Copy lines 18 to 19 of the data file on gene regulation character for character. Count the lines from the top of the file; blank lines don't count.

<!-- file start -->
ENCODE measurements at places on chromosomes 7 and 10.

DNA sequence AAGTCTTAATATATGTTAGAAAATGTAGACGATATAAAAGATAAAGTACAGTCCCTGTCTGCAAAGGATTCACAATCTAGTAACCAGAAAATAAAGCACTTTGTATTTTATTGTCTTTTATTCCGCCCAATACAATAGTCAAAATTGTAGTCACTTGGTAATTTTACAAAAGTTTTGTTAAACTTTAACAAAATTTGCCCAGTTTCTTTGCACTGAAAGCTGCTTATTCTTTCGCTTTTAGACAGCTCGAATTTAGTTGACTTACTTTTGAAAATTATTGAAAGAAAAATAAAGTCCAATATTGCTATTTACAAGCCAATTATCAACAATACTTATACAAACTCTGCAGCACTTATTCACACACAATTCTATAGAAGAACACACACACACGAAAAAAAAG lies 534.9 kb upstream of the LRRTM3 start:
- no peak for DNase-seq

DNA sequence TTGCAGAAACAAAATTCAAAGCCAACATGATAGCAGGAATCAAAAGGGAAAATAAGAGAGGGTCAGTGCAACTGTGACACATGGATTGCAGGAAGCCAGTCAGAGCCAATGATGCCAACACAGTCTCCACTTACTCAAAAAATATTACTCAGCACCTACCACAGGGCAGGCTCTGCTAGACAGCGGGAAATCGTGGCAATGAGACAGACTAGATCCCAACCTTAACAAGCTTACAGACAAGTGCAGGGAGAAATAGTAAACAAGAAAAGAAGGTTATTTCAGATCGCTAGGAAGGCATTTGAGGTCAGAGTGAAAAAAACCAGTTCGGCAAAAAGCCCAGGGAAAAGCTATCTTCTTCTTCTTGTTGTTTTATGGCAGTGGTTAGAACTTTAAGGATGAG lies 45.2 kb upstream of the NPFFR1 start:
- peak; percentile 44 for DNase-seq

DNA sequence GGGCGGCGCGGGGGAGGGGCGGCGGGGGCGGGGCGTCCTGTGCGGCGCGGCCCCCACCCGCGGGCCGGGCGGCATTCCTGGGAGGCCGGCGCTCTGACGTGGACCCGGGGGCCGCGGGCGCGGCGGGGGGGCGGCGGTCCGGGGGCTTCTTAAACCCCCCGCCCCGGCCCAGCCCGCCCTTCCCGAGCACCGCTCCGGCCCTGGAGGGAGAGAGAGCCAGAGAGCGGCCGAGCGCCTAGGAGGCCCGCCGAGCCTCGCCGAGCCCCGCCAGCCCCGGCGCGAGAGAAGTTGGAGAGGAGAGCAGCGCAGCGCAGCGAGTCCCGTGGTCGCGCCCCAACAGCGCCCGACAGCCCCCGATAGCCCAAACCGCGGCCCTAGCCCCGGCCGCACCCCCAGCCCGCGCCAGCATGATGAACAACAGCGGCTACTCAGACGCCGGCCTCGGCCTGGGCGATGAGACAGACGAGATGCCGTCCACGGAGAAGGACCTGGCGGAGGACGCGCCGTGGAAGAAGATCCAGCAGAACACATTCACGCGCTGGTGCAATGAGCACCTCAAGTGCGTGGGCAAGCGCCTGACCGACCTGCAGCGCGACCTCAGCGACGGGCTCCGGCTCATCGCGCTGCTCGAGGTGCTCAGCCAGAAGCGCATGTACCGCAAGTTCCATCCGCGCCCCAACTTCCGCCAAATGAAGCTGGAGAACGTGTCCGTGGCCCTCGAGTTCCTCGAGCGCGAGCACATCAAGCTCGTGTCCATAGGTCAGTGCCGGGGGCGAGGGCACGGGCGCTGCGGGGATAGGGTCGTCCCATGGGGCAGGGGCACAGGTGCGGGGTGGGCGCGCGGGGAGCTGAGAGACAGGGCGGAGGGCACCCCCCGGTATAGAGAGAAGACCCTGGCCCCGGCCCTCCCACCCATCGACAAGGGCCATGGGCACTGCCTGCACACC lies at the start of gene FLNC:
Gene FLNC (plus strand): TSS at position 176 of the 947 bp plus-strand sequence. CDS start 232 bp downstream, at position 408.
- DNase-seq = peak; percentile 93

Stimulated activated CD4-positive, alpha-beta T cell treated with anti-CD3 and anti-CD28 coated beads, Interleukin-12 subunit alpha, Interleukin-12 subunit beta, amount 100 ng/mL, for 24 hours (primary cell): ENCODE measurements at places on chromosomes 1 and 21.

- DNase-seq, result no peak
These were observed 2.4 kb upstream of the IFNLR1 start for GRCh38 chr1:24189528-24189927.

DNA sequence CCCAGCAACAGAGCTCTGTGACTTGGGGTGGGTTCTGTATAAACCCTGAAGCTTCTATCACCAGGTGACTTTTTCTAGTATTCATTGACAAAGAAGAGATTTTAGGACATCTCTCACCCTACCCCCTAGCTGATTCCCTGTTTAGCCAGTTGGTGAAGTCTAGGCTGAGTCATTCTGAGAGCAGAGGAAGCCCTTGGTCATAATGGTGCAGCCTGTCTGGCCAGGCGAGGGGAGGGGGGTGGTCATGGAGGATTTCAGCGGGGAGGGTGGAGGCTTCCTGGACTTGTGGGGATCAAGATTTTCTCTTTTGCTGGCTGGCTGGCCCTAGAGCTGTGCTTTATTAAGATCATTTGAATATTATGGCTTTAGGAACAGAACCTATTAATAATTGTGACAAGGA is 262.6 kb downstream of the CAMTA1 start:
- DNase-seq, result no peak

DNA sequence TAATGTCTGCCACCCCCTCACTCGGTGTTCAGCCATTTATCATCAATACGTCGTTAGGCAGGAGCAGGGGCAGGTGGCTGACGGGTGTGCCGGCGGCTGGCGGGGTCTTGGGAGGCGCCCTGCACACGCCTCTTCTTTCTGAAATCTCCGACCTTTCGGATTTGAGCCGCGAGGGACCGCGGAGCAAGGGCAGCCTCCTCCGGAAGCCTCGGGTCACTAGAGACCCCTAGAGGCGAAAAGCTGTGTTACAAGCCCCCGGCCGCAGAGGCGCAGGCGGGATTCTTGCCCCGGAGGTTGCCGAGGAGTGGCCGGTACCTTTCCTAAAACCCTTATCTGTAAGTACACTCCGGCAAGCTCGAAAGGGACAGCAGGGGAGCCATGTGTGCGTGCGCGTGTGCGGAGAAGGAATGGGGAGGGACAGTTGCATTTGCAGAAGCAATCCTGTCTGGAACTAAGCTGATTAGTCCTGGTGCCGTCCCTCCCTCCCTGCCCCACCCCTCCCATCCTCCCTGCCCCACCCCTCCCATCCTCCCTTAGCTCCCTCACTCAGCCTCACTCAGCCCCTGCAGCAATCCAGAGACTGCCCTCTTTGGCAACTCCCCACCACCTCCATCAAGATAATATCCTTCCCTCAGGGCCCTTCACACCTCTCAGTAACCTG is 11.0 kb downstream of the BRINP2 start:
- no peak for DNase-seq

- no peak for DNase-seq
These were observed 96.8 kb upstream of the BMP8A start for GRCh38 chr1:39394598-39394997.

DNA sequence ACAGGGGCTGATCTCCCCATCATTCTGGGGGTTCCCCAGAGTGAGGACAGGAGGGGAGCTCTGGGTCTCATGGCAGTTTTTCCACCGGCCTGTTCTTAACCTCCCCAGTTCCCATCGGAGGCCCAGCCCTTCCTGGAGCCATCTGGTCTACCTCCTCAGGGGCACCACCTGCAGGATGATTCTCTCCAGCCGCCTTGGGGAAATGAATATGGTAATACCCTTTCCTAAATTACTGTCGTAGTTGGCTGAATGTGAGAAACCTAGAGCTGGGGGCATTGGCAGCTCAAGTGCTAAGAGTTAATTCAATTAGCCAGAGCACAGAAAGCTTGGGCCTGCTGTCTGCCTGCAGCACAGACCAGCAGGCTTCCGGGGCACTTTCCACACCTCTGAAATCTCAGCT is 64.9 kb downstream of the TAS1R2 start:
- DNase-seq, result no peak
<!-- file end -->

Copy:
DNA sequence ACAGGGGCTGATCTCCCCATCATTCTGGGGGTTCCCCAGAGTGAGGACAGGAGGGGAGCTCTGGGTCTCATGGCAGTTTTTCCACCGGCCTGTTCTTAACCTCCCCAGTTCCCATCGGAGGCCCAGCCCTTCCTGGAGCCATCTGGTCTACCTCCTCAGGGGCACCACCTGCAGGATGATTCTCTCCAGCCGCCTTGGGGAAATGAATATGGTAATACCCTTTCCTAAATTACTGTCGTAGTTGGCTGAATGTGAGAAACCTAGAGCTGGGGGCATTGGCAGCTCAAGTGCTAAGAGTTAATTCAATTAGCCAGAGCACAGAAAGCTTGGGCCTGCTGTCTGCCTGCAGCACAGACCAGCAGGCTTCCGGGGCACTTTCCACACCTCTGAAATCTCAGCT is 64.9 kb downstream of the TAS1R2 start:
- DNase-seq, result no peak